The fierce clashes that broke out on April 15 in Sudan between the Sudanese Armed Forces and the country’s most powerful paramilitary group, the Rapid Support Forces (RSF), have brought Khartoum to the brink of total collapse. The extent of the destruction caused by the fighting is difficult to estimate, and the activities of the state and social welfare groups have been largely suspended. But amid this general paralysis, more informal neighborhood networks have mobilized and are attempting to fill the void, organizing the distribution of basic goods, coordinating medical care, planning evacuations and building a movement to oppose the war.
“We are not counting on the generals, because we know they don’t care about us. We are counting on the people,” sums up a young man named Mohamed Elobaid. Although citizen initiatives have been very diverse, at the forefront of these efforts are the so-called resistance committees, such as the one to which Elobaid belongs in Omdurman, one of the satellite cities that make up the metropolitan area of the capital.
The history of these committees extends back at least to the 1990s, but they gained greater exposure during the 2018 and 2019 social mobilizations that led to the downfall of former dictator Omar al-Bashir after nearly 30 years in power. Even then, this extensive informal network of revolutionary groups ― largely made up of young people and deeply rooted in the neighborhoods ― demonstrated an instinctive ability to evade the regime’s repressive tactics. Strong local ties and their decentralized character also proved key to their leading role in protests against the coup d’état staged against the transitional government in 2021 by the two generals now at war with each other ― Mohamed Hamdan Dagalo, the leader of the RSF, and Abdel Fattah al-Burhan, who commands the Sudanese Armed Forces. Today, these same organizations are trying to mitigate the effects of the fresh onslaught.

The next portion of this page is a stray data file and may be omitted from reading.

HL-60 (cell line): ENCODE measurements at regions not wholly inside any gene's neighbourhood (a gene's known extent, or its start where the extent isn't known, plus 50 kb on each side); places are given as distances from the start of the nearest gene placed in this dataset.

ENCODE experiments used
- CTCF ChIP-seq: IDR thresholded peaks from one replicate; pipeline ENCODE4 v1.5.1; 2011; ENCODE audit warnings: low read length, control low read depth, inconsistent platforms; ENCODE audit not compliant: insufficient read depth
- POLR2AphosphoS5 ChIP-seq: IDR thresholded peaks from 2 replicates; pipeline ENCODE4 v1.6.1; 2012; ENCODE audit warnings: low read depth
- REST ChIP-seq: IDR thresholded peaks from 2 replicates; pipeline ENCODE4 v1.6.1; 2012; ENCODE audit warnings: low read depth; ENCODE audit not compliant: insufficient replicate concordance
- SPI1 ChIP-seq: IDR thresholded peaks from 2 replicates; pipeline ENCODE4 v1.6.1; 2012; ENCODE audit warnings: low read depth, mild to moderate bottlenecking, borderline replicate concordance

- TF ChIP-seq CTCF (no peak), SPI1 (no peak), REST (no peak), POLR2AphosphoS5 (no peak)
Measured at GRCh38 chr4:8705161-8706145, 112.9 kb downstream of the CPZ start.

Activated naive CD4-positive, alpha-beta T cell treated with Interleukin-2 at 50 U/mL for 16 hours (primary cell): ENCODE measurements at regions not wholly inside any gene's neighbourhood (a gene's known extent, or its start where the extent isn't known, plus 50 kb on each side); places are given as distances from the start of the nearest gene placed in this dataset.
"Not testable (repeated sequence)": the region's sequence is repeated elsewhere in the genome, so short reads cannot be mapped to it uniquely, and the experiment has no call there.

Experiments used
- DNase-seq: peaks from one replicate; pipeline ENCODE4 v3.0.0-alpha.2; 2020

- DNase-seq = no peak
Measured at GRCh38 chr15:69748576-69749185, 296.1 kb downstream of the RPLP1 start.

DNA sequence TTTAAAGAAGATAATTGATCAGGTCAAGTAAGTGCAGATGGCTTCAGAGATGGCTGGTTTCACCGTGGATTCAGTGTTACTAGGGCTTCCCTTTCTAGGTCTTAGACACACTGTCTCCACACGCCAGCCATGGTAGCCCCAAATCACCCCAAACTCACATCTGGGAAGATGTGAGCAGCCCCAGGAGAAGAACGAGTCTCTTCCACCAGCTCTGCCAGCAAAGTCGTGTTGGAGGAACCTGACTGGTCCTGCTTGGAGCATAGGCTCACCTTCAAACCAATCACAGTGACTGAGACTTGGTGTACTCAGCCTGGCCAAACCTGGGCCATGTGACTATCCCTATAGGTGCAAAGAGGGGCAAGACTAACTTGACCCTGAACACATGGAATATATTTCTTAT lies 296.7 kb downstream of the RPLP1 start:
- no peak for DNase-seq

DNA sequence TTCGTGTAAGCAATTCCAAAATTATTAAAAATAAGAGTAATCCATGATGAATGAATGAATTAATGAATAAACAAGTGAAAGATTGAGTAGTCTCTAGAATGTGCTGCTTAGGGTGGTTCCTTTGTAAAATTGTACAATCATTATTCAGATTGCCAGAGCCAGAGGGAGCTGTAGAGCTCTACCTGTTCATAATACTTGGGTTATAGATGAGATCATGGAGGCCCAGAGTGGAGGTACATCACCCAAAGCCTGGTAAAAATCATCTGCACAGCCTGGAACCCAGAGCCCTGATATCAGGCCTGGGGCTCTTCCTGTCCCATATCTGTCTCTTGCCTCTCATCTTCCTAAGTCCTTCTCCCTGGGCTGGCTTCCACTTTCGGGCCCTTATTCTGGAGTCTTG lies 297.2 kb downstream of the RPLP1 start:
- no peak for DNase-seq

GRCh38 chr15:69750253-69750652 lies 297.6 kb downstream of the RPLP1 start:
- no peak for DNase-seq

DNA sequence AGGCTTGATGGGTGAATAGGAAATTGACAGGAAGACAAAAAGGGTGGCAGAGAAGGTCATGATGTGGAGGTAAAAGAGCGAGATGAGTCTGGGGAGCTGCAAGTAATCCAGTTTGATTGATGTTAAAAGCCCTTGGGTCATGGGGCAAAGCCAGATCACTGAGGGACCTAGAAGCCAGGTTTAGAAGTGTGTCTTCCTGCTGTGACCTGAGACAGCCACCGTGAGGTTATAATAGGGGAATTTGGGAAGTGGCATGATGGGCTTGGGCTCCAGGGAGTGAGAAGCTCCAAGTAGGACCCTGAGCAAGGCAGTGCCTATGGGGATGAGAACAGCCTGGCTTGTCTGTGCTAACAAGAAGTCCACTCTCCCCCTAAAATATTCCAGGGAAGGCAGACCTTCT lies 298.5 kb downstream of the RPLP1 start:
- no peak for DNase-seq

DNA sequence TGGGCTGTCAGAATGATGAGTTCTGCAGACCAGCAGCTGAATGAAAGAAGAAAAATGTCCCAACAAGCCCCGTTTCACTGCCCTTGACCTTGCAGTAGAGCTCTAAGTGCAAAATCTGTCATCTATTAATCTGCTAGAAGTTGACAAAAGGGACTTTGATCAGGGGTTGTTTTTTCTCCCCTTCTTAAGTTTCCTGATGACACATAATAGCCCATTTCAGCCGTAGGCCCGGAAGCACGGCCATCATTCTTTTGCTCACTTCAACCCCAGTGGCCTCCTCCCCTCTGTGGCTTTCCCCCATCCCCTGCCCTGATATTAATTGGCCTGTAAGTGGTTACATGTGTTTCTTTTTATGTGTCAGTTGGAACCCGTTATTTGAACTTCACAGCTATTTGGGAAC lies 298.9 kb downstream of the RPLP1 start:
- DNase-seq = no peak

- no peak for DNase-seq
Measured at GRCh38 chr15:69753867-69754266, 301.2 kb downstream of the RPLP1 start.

“We are not counting on the generals, because we know they don’t care about us. We are counting on the people”Resistance committee member Mohamed Elobaid
From politics to food distribution
They face a huge task, however. Shortages of food, water, medicine, electricity and fuel are increasingly acute. Many people have no access to cash, and the banking system is largely paralyzed. A local doctors’ committee reported that 70% of general hospitals in Khartoum and nearby states have had to cease operations since the conflict broke out, while the rest can only provide very basic services. And movement through some areas of Khartoum, especially those hardest-hit by the fighting, is extremely dangerous and requires careful planning.
When the violence erupted, many of the resistance committees formed emergency cabinets to coordinate their action. Although they were originally born as eminently political groups, they put material support at the center of their agenda as well, as the four activists consulted by EL PAÍS, who belong to four different committees in Khartoum, explain. They distribute food, water and other essentials, such as baby formula, insulin and first aid supplies, to hundreds of families.
“The situation is very difficult for the committee because of the deteriorating economic situation, high prices and lack of safe roads. But we do what we can,” says Muhamad Ali, a young man from Bahri. “And [this is] thanks to donors from inside and outside Sudan and from the committee itself, without whom the situation would have been even worse.” In Ali’s committee there are nine members and six volunteers.
Hajoj Kuka, a committee member from Khartoum who was out of the country when the fighting began, says that in his case they have been fortunate because there are some farms in his area and this has made it easier to access food to distribute. “We try to gather food for people who don’t have access to it, or are too scared to go home to get food, or who don’t have any money,” he says via telephone.
To try to alleviate the collapse of the health system and shortages in hospital, some committees are collecting donations to purchase medicines, medical equipment and supplies, and assisting in coordinating medical personnel in their areas. Kuka says that in his neighborhood they have set up a room to perform basic medical interventions because the nearby hospitals are closed.